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When I was just a little fellah, we went to Glasgow to see Santa. But this was a very special Santa: it was my great-grannie's brother Charlie. I can’t remember whether we went to see him at Lewis’s on Argyll Street or at nearby Goldbergs. My poor mum must have been in dilemma. Family pride meant that she wanted us to know that the big guy in red with the beard was Charlie. But if she did that, we might feel cheated at not getting to see the real Santa. It had turned out, she told us kids, that for some reason Santa couldn’t make it to Glasgow that day and had asked Uncle Charlie to stand in for him. It was a great honour; apparently.

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Living in Canada, it never occurred to me that many Britons would be unaware of what exactly was said in that so-called prank call which is said to have led to the suicide of nurse Jacintha Saldanha. The British media apparently decided against letting the public hear what the nurse in the Duchess of Cornwall’s room actually told the Australian disk jockeys pretending to be the Queen and Prince Charles. But media did play the clip of Saldanha answering the call and putting it through to the Duchess’s room. That meant Saldanha was alone in the harsh public limelight when perhaps it should have been shared with her colleague. Of course in these days of the worldwide web, folks in Britain would have no problem hearing the whole call – not that there was much to it, the gist of what the nurse in the room said was that the Duchess was sleeping.  I heard an executive of the Australian radio station involved interviewed and he seemed to stop just short of saying “How were we to know that the silly besom would kill herself”. I was not impressed. The two pea-brains who made the call seemed genuinely upset. But they must have known that someone at the hospital might lose their job as a result of the call. And for what? What was supposed to be so funny?

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Journalists, if they are going to do their job properly, need sources. Nothing in this world is free. Or at least very very few things are free. These sources have agendas of their own. The journalist is using them and they are using the journalist. Often, the arrangement is mutually beneficial: the journalist gets a story; the source is often using the journalist as a tool to hurt a career rival and/or advance their own. Another thing the source may get is protection. Journalists are reluctant to destroy or damage the career of a valuable source. This means that a source often gets the benefit of the doubt when the brown stuff hits the fan. But sadly, it can go beyond that. Protecting a source can involve turning a blind-eye to wrong doing. Take the shortage of helicopters when the British Army first deployed to Afghanistan. Senior officers would brief journalists off-the-record that there was a shortage and soldiers were dying as a result. But on the record they toed the Government line and declared helicopter provision was adequate. Soldiers kept on dying – and senior officers did not damage their career and lucrative pension prospects by speaking out. The most journalists would do was quote un-named sources highlighting the shortage and then quote the official denial. Perhaps sometimes the un-named source and the senior officer issuing the denial were the same person. A senior, clearly identified, officer going on the record would have made all the difference when it came to getting those desperately needed helicopters to Afghanistan. But very few journalists were willing to risk losing a source who might one day be head of the British military by outing any of the senior officers involved. A cosy relationship. The only people who suffered where the poor squaddies killed or maimed by Taliban booby traps while travelling in convoys when they should have been flying in helicopters.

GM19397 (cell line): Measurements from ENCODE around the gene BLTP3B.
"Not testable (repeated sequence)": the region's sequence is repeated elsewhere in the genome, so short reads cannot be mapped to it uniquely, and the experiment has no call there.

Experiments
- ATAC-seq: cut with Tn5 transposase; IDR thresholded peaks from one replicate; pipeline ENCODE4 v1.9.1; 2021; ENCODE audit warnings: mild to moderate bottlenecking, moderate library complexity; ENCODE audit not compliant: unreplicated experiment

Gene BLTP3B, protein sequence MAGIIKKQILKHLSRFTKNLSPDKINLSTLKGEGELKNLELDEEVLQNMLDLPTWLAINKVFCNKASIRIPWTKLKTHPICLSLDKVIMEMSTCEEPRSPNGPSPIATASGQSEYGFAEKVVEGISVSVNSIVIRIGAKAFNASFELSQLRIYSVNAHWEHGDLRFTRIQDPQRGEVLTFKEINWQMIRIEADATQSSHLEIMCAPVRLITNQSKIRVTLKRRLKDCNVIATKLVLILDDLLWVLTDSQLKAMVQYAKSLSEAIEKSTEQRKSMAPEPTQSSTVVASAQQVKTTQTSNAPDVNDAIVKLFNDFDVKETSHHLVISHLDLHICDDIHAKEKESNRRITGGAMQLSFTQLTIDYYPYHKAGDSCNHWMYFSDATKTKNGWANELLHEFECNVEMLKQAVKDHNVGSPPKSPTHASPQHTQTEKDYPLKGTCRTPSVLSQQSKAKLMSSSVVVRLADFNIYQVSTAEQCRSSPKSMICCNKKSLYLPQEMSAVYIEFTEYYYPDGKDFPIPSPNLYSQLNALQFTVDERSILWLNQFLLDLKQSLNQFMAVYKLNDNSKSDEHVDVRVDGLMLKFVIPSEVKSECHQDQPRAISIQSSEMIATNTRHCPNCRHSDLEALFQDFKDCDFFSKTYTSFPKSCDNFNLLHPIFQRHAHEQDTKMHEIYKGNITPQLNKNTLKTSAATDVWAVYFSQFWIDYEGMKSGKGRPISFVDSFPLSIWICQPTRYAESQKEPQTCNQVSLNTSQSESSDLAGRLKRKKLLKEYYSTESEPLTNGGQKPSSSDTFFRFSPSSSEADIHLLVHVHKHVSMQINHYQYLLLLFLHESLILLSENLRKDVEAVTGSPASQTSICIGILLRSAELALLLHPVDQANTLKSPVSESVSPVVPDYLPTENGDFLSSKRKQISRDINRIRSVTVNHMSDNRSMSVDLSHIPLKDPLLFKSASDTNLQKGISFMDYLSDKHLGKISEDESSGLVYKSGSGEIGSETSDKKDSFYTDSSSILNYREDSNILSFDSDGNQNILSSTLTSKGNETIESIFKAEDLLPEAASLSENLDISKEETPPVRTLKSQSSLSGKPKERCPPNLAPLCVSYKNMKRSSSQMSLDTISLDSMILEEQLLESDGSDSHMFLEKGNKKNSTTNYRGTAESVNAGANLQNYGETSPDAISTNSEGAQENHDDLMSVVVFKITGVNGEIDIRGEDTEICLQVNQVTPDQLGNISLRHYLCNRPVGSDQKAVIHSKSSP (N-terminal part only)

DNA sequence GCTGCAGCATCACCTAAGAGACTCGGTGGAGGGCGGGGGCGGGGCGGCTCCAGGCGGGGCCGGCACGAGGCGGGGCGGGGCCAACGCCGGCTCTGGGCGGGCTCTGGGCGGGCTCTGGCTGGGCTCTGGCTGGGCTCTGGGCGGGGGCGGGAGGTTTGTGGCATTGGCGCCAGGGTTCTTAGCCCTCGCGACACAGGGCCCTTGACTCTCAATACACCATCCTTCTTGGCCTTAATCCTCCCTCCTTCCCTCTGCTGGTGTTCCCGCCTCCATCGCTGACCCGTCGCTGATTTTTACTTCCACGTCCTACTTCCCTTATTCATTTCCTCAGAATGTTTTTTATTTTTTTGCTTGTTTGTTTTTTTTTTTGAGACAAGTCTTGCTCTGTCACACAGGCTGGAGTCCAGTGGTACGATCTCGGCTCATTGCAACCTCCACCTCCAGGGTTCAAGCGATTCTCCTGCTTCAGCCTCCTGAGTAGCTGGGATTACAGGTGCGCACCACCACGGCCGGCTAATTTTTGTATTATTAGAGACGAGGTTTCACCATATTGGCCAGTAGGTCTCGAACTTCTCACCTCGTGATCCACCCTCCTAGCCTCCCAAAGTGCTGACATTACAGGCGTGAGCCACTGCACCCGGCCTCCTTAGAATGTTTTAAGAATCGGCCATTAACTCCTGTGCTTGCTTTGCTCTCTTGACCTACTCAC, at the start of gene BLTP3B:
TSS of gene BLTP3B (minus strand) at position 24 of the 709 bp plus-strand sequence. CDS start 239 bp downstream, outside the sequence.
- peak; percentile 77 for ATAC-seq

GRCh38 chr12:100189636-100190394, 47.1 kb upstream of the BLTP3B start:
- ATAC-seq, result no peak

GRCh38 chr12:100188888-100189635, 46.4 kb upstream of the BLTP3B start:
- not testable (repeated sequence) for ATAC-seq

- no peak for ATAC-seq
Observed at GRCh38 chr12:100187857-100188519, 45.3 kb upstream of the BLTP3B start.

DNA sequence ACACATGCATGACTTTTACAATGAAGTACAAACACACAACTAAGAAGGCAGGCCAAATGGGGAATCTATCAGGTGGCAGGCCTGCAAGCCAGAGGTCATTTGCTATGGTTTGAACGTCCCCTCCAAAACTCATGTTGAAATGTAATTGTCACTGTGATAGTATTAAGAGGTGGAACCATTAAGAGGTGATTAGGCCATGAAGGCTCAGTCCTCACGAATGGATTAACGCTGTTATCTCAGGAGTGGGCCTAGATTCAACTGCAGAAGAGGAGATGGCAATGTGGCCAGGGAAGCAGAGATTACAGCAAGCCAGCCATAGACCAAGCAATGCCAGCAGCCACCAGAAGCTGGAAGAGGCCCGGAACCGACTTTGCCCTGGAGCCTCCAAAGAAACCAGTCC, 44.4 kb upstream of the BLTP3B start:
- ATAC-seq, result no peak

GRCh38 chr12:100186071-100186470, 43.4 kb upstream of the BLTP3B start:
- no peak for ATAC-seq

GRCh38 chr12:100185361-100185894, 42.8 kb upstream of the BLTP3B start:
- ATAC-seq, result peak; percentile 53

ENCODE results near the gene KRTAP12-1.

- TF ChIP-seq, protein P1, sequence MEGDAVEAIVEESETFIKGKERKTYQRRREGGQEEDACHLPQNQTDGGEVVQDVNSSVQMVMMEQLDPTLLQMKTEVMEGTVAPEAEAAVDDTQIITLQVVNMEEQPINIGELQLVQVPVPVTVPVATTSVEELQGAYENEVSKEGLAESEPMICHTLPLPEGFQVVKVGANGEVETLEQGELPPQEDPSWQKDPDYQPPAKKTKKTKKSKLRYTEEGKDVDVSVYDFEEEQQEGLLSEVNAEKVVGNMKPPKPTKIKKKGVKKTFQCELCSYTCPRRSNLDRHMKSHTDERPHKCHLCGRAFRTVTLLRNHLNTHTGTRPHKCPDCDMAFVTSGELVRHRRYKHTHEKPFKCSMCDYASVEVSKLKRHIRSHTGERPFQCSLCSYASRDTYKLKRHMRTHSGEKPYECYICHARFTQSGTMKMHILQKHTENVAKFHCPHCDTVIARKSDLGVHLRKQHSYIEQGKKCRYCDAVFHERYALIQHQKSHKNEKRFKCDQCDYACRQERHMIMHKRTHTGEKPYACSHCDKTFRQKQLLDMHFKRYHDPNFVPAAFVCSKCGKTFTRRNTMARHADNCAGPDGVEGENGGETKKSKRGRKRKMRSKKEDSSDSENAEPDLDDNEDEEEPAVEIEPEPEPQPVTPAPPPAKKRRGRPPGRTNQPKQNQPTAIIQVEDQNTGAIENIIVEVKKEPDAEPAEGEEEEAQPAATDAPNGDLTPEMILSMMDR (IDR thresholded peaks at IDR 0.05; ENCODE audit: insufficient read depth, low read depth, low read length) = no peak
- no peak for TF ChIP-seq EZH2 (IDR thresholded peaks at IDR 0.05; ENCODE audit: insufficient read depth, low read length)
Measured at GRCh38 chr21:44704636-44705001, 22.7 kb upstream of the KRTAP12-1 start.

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When news reports from Afghanistan talk about a “senior soldier” being killed they usually mean a senior officer – perhaps a Lieutenant-Colonel. Walter Barrie was a captain but in truth he would appear to have been one of the most senior soldiers killed in Afghanistan – both in terms of experience and talent. Capt. Barrie was gunned down by a rogue Afghan soldier while playing football earlier this month. His death was greeted with sadness and an outpouring for tributes to his professionalism and humanity from his fellow soldiers. He was what is termed a Late Entry Officer – army code for promoted from the ranks. He was the Regimental Sergeant Major when the 2nd Battalion of the Royal Regiment of Scotland, Royal Highland Fusiliers, where in Afghanistan in 2008. After his stint as the most senior non-commissioned officer in the battalion, he followed the usual career pattern of promotion to officer status and appointment as the unit’s welfare officer. I only know about Capt. Barrie from the flood of tributes which followed his murder. But I have known former RSMs whose hearts have been broken by being shunted into the battalion welfare job. They only stuck it for the enhanced pension which retirement at captain’s rank brings. And that’s why I believe Captain Barrie was indeed one of the most senior soldiers to die in Afghanistan. He threw himself into the job, masterminding a highly successful charity drive to support the families of battalion members killed or seriously injured in Afghanistan. And then instead of taking a desk job and waiting for his pension, Capt. Barrie got himself sent back to Afghanistan, this time helping to train the Afghan National Army. Had he lived, he may even have managed to reach the rank of Major. I expect his funeral at Glencorse Barracks on Thursday (Nove.29) will be a major and emotional affair.